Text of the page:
Business as usual in water management will not provide adequate water security, upon which our global economy relies ever more heavily. Part of the business as usual that needs to be shaken up is the process-based IWRM that has dominated discourse on water management over the past 20 years.
As global demands for food and biofuel escalate, foreign investors have shown a keen interest in African land. The furious pace at which large-scale land acquisition investments are occurring have raised questions about the underlying motives, benefits and long-term impacts of these investments on host countries.
The recommendations outlined in this post were shared with India’s Finance Minister during pre-budget consultations. The budget speech earmarked ~ USD 67 million for a new scheme to promote solar-power driven agricultural pumps. How the scheme will be implemented will be clear in the coming days.
During a “Dragon’s Den” session, researchers and communicators pitched policy recommendations to a panel who provided candid, straightforward and constructive feedback. “If you can’t explain your science to a policymaker, you aren’t going to do any science that’s going to make any difference to anyone,” said panelist Alex Awiti.
In 2009, businesses and farmers operating in Naivasha received a rude wake up call. Lake Naivasha almost dried up. In a basin that supports over 60% of Kenya’s flower industry, accounting for over 1% of the country’s GDP, policy makers and businesses were quick to respond.
Of all the causes of the horrendous on-going civil war in Syria, the one that is least discussed is water. It may be a stretch to call the conflict a water war. But, as Brian Richter notes in his book Chasing Water, years of drought in Syria have “created a tinderbox for revolt” as wells run dry and food prices in local markets soar.
What if a virtually unlimited energy supply like the sun could be effectively combined with the planet’s seawater supply to help ease global water scarcity issues? In their recently published paper (open access until Sept 2014), Sood and Smakhtin of IWMI assert that using renewable energy to purify seawater could one day revolutionize desalination.
Groundwater is the mainstay of irrigated agriculture in India. Hundreds of millions of smallholders depend on it for their livelihoods. These livelihoods, however, face serious threats from rapidly falling water tables in large parts of the country. What do farmers do when the wells run dry?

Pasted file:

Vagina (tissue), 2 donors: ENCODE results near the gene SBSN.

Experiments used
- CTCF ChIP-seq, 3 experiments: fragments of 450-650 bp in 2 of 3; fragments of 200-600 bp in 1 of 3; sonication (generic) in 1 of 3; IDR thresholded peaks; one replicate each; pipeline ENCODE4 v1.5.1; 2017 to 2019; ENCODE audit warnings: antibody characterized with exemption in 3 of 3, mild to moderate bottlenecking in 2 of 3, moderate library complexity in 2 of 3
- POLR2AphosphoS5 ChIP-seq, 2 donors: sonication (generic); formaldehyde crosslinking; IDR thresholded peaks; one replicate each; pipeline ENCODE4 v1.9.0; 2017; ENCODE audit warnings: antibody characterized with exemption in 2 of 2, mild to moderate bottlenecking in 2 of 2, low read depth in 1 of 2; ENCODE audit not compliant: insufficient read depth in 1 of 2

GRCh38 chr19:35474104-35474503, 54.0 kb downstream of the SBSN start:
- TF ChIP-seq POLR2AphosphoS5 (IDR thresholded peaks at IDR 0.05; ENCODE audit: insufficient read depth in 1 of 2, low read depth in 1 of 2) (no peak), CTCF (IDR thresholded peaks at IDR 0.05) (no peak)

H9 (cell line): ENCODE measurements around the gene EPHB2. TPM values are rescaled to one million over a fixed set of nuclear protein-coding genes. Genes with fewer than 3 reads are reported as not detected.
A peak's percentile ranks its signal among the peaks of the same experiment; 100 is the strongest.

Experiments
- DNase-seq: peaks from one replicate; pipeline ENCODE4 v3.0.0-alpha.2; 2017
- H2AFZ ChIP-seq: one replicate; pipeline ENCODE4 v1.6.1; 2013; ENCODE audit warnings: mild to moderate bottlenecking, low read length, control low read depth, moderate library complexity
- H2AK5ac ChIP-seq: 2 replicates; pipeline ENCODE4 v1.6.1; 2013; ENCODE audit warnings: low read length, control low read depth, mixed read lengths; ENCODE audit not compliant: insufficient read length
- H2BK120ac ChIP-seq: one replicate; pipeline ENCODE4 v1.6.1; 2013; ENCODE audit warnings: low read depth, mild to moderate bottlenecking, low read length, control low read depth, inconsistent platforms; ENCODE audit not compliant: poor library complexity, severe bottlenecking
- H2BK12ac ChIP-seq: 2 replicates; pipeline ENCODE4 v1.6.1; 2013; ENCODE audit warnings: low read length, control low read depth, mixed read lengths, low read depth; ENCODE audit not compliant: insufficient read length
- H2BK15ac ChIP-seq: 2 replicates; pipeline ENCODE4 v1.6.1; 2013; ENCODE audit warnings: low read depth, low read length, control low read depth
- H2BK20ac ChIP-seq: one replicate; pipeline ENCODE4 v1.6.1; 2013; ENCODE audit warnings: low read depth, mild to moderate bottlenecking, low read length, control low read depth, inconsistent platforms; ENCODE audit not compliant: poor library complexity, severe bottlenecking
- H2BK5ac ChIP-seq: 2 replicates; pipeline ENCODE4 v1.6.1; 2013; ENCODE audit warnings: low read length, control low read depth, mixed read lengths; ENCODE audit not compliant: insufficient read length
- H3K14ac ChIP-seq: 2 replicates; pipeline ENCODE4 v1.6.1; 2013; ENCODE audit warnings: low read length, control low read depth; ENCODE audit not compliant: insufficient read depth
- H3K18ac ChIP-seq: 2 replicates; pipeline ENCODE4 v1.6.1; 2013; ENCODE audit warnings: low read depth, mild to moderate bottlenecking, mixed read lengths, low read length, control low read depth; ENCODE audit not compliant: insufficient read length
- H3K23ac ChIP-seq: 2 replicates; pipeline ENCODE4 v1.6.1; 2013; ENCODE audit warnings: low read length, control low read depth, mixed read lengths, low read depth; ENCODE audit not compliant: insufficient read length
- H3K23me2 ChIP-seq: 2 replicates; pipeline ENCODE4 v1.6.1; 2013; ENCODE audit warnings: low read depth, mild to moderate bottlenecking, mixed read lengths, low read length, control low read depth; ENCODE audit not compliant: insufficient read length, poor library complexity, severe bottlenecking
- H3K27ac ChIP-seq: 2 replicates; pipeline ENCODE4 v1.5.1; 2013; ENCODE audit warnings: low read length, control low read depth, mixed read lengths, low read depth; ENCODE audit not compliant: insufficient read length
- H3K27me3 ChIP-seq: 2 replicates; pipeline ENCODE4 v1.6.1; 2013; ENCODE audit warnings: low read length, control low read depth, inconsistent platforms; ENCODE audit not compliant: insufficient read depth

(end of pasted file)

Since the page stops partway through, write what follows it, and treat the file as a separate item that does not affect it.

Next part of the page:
Since the Green Revolution, we’ve been relying heavily on a strategy to control variability in agricultural systems, as we strive to minimize agricultural nuisances through the use of chemicals and irrigation. This has won us some major successes in increasing yields, but at high cost to the many other benefits provided by agricultural landscapes.
Sources of novelty and innovation are key to building resilience in socio-ecological systems. “Nature” is the ultimate innovator and we only have to examine adaptations that have evolved in response to complex problems to realise that it is a decisive and creative force. However, we often tend to overlook sources of innovation provided by natural ecosystems.
The destruction by human action of ecosystems is leaving communities more vulnerable to natural disasters – in harm’s way. The solution lies not in a doomed effort to prevent floods, but in improving the resilience of the landscape by finding ways to embrace managed floods through reviving natural wetland ecosystems. Cyclone shelters can save lives, but not livelihoods.
Deep into the mountains of Colombia’s coffee region, a producer uses his mobile phone to find out the daily reference price for a sack of dry parchment coffee. He will use that information to decide the best moment to sell his crop, a choice that could represent additional earnings. A choice he didn’t have just a few years ago.
What do we mean by sustainable intensification? Questions and critiques were abuzz earlier this month at the Resilience2014 conference when the WLE team presented its views on a more sustainable and context-specific approach to agricultural development.
There are still very few tools to assess the resilience of farmers, from the perspective of the farmers themselves. Over the past year, a group within FAO have been developing a tool to enable smallholder farmers and pastoralists to assess their own resilience while providing important data for scientists and policy makers’ efforts in climate adaptation.
During the recent Resilience 2014 Conference in Montpellier, one clear trend was evident: everyone has a game to play. Some presenters introduced the potential for behavior change among risk averse farmers through the use of games.
Variation in agricultural output, due to climatic shocks, is a significant source of risk in agriculture. Are men and women affected differently by climate risk? If so, do policies then need to specifically address women’s needs in addition to men’s needs?